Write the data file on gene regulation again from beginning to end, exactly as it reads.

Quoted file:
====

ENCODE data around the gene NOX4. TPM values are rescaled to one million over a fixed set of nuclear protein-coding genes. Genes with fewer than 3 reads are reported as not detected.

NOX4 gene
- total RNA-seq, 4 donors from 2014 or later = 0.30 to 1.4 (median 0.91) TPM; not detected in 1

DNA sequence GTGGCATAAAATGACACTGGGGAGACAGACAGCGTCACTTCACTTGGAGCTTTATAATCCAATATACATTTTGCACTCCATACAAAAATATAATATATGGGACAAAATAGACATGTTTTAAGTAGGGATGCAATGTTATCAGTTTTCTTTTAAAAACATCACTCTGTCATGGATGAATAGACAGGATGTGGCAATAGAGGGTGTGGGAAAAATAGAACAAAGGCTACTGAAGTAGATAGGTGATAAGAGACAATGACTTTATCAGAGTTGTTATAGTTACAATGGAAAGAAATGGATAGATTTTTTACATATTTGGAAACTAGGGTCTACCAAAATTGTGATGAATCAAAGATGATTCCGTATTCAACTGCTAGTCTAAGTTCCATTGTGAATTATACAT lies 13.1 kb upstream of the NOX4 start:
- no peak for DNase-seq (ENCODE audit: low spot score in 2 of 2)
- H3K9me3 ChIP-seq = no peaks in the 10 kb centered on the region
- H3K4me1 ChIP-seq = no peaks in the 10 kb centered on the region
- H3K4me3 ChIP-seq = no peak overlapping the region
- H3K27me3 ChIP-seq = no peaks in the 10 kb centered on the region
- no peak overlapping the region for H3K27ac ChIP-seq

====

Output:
ENCODE data around the gene NOX4. TPM values are rescaled to one million over a fixed set of nuclear protein-coding genes. Genes with fewer than 3 reads are reported as not detected.

NOX4 gene
- total RNA-seq, 4 donors from 2014 or later = 0.30 to 1.4 (median 0.91) TPM; not detected in 1

DNA sequence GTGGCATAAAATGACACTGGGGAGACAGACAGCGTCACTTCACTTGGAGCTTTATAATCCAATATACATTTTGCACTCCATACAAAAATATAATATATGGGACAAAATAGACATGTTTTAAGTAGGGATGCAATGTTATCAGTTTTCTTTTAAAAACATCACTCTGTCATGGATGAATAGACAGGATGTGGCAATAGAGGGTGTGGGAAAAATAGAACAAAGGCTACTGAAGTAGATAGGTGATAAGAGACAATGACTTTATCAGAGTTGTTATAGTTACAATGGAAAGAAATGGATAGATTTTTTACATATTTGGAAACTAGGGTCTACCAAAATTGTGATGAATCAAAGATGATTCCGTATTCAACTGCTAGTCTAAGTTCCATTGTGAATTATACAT lies 13.1 kb upstream of the NOX4 start:
- no peak for DNase-seq (ENCODE audit: low spot score in 2 of 2)
- H3K9me3 ChIP-seq = no peaks in the 10 kb centered on the region
- H3K4me1 ChIP-seq = no peaks in the 10 kb centered on the region
- H3K4me3 ChIP-seq = no peak overlapping the region
- H3K27me3 ChIP-seq = no peaks in the 10 kb centered on the region
- no peak overlapping the region for H3K27ac ChIP-seq